Photo credit: Helga Esteb /

Frank Miller is responsible for two of the most seminal Batman comic book stories of all time, the somber, futuristic ‘The Dark Knight Returns’ and the reinvention ‘Batman: Year One’ both of which helped wipe away the campy reputation the character had been stuck with since the 1960s.  The character was, seemingly, permanently cast as a creature of the night, an interpretation that has influenced nearly every take on him since, including the movie adaptations.

But don’t tell Frank Miller that.  The comic book writer can’t stand ANY of the films.

“When people come out with movies about characters I’ve worked on, I always hate them. I have my own ideas about what the characters are like. I mean, I can’t watch a Batman movie. I’ve seen pieces of them, but I generally think, ‘No, that’s not him.’ And I walk out of the theater before it’s over.”

He can certainly be forgiven for thinking that about Joel Schumacher’s splashy ‘Batman Forever‘ and his reviled ‘Batman & Robin’ but many fans still enjoy Tim Burton’s two films, ‘Batman’ and ‘Batman Returns.’  And most fans revere Christopher Nolan’s recent trilogy of Bat films.  But don’t count Miller in among them.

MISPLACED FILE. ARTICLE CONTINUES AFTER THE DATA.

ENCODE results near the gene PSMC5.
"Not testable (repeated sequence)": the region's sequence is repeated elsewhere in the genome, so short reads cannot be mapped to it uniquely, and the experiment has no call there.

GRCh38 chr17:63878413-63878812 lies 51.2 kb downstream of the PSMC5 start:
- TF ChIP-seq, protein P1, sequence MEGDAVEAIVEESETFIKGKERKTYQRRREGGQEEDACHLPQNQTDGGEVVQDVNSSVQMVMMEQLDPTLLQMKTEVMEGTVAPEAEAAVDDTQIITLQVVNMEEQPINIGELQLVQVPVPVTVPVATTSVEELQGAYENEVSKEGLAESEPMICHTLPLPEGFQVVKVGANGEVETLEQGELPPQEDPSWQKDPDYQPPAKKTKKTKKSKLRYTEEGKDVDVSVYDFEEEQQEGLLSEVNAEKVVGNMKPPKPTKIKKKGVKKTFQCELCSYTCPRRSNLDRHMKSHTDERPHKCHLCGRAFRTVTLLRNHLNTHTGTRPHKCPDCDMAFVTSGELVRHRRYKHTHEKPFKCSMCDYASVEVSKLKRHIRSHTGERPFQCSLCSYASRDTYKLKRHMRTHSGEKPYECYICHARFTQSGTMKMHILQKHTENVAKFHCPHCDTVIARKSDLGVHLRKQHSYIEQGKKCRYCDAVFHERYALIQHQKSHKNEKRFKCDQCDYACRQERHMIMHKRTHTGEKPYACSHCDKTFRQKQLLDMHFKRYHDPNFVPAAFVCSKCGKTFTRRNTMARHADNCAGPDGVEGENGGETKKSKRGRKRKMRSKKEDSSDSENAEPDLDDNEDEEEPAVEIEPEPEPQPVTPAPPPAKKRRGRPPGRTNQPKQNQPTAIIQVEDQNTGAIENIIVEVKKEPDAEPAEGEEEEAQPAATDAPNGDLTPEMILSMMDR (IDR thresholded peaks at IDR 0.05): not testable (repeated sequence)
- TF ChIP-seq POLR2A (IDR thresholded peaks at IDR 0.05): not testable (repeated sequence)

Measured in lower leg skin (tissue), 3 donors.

“It includes all of them. I’m not condemning what [Nolan] does. I don’t even understand it, except that he seems to think he owns the title Dark Knight. [laughs] He’s about 20 years too late for that. It’s been used.”

Miller himself directed the adaptation of his comic book ‘Sin City’ and the sequel ‘Sin City: A Dame To Kill For‘ which opened Friday.  He also directed the poorly-received film version of the classic comic strip ‘The Spirit’ in 2008.

One can only wonder what a Frank Miller-directed version of Batman would be, but presumably it would be dark and heavy on visual effects (and scantily clad women).  And we can only assume that he’s already primed to hate ‘Batman V. Superman: Dawn of Justice.’  (He already seems to have a grudge against Superman, judging by the way he’s handled the character in the past.)

What do you think?  Is Miller the authority on the Caped Crusader?  Or is he simply seeing not used to seeing his take on the character?

Source: Cinema Blend